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This eBook from the Gutenberg Project consists of approximately 303 pages of information about Ice-Caves of France and Switzerland.

[Footnote 78:  Less than 1/2 deg.  C., he says.]

[Footnote 79:  Bibl.  Univ. de Geneve, Premiere Serie, t. xxv. pp. 224, &c.]

[Footnote:  80:  Bibl.  Univ. l.c.]

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CHAPTER XIII.

LA BORNA DE LA GLACE, IN THE DUCHY OF AOSTA.

The Chanoine Carrel, of Aosta, whose name is so well and so favourably known to Alpine men, sent a brief account of an ice-cave in his neighbourhood to the Bibliotheque Universelle of Geneva[81] in the year 1841, and, as far as I know, there is no other account of it.  My plan had been to pass from Chamouni by the Col du Geant to Courmayeur, and thence to Aosta for a visit to the canon and his glaciere; but, unfortunately, the symptoms which had put an end to the expedition to the Brezon and the Valley of Reposoir came on with renewed vigour, as a consequence of Mont Blanc, and the projected fortnight with Peter Pernn collapsed into a hasty flight to Geneva.  It was fortunate that medical assistance was not necessary in Chamouni itself; for one of the members of our large party there was mulcted in the sum of L16, with a hint that something beyond that would be acceptable, for an extremely moderate amount of attendance by the local French doctor.

The glaciere was thus of necessity given up.  It is known among the people as La Borna de la Glace, and lies about 5,300 feet above the sea, on the northern slope of the hills which command the hamlet of Chabaudey, commune of La Salle, in the duchy of Aosta, to the north-east of Larsey-de-la, in a place covered with firs and larches, and called Plan-agex.  The entrance has an east exposure, and is very small, being a triangle with a base of 2 feet and an altitude of 2-1/2 feet.  After descending a yard or two, this becomes larger, and divides into two main branches, with three other fissures penetrating into the heart of the mountain, too narrow to admit of a passage.  The roof is very irregular, and the stones on the floor are interspersed with ice, which appears also in the form of icicles upon the walls; and, in the eastern branch of the cave, there is a cylindrical pillar more than 3 feet long, with a diameter of rather more than a foot.  The temperature at 4 P.M. on July 15, 1841, was as follows:—­The external air, 59 deg.; the cave, at the entrance, 37.2º; near the large cylinder, 35 deg..7; and in different parts of the western branch, from 33 deg..6 to 32 deg..9.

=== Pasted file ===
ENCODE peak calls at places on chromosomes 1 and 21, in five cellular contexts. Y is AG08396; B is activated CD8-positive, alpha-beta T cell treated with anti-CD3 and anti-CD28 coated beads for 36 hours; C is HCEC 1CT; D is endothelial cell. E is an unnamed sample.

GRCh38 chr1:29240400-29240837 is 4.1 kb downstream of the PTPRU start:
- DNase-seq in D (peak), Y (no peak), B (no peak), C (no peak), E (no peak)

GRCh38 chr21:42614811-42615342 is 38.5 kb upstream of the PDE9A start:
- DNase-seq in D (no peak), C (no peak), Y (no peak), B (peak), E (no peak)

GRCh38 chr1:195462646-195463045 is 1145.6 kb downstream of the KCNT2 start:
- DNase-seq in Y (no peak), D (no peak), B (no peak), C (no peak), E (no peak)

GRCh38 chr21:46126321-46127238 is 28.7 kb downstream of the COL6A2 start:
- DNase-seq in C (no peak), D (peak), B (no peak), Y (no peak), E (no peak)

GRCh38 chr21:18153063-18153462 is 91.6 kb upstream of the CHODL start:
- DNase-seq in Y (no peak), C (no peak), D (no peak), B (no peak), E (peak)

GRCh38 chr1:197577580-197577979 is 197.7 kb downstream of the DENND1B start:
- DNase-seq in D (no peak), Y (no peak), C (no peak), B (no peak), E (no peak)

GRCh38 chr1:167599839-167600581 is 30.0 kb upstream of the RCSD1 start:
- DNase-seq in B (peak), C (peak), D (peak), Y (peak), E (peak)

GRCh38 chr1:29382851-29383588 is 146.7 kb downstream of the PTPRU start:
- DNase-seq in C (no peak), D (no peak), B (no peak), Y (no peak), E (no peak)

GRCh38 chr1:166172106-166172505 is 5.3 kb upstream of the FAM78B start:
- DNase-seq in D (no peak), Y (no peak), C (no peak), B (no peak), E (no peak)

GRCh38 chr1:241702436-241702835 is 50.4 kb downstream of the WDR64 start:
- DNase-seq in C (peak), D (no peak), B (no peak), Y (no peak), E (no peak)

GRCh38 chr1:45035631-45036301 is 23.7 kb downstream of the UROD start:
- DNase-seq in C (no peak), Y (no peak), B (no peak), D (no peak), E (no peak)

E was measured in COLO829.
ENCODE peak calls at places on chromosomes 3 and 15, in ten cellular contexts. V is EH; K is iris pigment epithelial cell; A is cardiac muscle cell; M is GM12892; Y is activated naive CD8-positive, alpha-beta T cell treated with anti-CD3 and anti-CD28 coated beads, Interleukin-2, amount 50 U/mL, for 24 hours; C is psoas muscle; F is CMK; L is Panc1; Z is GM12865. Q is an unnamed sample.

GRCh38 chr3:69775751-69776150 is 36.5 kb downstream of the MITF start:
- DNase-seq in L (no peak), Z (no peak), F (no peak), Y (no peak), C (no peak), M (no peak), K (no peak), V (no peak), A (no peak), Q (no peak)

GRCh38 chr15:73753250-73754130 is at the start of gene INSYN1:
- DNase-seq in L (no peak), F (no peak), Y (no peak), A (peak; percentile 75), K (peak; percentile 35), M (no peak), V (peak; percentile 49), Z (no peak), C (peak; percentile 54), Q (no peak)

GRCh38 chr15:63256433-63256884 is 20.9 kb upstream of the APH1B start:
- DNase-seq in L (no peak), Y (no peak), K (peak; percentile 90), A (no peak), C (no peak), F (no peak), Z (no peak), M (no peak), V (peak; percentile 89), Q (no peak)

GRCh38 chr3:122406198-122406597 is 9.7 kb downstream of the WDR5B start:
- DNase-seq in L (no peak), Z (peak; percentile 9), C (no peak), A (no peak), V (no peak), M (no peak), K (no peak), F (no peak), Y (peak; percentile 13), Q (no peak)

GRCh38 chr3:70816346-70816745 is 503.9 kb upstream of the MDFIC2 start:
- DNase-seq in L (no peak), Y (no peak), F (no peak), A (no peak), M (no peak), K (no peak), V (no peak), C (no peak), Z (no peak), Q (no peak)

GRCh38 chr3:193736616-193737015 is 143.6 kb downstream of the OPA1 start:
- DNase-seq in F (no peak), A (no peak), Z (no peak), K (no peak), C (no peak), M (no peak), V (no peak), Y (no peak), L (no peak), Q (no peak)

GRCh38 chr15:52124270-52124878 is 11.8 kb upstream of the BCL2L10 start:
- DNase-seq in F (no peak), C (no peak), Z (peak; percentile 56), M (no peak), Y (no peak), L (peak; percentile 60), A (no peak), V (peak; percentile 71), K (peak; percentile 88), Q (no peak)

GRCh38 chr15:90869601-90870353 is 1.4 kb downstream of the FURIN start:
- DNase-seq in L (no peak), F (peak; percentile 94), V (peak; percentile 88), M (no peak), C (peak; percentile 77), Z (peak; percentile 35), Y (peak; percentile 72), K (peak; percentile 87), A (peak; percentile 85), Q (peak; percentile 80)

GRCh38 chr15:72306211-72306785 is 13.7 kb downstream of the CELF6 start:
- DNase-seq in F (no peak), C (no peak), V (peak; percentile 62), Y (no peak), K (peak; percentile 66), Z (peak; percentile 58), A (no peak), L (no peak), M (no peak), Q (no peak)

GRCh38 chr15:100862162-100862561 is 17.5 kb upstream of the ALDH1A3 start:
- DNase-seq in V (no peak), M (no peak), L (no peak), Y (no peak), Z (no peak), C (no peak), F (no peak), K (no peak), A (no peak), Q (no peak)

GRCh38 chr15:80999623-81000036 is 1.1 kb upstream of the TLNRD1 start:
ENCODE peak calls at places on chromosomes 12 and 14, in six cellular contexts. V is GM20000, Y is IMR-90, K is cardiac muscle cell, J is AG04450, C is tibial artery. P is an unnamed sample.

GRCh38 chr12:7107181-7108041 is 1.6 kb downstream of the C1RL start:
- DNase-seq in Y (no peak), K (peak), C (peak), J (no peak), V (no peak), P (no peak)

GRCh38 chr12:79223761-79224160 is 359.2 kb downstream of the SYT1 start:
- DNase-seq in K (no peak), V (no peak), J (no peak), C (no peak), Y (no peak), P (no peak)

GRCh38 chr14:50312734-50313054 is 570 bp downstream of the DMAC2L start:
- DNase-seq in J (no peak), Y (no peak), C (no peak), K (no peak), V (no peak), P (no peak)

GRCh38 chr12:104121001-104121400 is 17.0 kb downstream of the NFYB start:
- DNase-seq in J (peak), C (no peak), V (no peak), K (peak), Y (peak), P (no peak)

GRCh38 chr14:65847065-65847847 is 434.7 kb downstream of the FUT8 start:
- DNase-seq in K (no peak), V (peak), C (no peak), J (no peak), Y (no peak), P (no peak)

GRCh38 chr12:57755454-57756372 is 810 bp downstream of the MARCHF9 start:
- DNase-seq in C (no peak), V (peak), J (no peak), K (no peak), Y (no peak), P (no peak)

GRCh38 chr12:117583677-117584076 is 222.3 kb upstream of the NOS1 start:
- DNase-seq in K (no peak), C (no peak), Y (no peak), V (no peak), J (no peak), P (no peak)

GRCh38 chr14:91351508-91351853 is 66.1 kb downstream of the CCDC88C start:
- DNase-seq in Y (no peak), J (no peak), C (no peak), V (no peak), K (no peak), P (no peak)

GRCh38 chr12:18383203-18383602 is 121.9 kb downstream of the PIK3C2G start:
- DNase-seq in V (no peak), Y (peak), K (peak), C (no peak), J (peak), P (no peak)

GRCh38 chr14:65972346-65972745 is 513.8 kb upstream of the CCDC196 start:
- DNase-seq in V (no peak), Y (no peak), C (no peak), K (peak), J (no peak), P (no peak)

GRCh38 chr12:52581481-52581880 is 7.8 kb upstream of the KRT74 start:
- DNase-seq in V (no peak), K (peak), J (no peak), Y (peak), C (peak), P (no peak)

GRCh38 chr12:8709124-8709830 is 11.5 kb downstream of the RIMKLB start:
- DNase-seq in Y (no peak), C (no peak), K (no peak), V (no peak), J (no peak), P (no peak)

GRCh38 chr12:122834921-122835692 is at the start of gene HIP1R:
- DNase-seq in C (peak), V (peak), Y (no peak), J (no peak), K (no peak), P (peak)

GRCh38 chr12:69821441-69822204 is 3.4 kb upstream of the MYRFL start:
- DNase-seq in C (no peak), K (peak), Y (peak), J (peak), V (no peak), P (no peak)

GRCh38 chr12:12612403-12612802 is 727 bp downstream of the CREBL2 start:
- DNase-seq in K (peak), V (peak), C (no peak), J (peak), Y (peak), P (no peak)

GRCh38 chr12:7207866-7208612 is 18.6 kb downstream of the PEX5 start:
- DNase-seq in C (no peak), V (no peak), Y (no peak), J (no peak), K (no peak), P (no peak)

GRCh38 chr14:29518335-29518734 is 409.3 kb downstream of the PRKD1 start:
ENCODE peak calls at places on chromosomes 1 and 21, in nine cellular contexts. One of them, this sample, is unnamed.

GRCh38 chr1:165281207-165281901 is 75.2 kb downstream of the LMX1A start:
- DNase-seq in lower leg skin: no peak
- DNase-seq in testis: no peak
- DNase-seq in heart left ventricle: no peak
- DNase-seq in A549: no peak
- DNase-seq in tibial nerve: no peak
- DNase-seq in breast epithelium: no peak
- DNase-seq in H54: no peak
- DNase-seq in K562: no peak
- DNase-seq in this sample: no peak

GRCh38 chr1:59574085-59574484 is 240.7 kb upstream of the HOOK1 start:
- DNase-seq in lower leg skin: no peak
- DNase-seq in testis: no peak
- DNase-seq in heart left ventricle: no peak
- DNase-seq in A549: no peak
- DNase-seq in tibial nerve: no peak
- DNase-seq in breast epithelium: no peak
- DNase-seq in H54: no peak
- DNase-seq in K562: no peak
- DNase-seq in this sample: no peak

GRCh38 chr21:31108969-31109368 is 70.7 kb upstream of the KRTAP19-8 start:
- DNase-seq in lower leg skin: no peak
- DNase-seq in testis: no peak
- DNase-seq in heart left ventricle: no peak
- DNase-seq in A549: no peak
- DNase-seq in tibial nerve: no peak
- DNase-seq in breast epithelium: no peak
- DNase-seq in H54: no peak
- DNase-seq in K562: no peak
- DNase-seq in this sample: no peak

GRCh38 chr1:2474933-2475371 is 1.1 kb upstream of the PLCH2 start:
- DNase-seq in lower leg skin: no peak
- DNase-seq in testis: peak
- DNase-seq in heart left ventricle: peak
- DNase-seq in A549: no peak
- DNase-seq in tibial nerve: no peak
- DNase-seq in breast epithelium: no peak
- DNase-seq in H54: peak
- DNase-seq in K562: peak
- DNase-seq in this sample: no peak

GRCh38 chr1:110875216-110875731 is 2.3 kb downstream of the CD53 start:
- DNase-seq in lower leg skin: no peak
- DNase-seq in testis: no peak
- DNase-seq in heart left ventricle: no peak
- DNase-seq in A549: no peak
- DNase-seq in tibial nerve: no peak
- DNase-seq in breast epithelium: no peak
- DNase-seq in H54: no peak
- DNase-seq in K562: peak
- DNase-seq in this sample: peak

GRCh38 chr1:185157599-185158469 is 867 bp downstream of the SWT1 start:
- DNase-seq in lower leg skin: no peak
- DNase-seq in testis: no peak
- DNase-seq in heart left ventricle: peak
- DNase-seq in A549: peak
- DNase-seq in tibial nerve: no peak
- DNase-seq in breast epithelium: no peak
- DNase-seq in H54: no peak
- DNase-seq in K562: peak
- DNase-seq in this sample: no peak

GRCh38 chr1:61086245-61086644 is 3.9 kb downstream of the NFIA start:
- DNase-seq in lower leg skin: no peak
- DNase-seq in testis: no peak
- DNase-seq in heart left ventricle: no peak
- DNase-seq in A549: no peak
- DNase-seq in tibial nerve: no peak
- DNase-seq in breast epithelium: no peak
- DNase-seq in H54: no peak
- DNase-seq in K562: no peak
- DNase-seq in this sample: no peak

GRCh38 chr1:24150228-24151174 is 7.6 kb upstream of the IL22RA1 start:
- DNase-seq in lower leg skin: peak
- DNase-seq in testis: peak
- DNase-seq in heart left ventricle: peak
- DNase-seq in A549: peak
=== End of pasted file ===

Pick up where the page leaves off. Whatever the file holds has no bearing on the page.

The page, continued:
M. Carrel was evidently not aware of the existence of similar caves elsewhere.  He recommends, in his communication to the Bibliotheque Universelle, that some scientific man should investigate the phenomena, and explain the great cold, and the fact of the formation of ice, which common report ascribed to the time of the Dog-days.  He doubts whether rapid evaporation can be the only cause, and suggests that possibly there may be something in the interior of the mountain to account for this departure from the laws generally recognised in geology.

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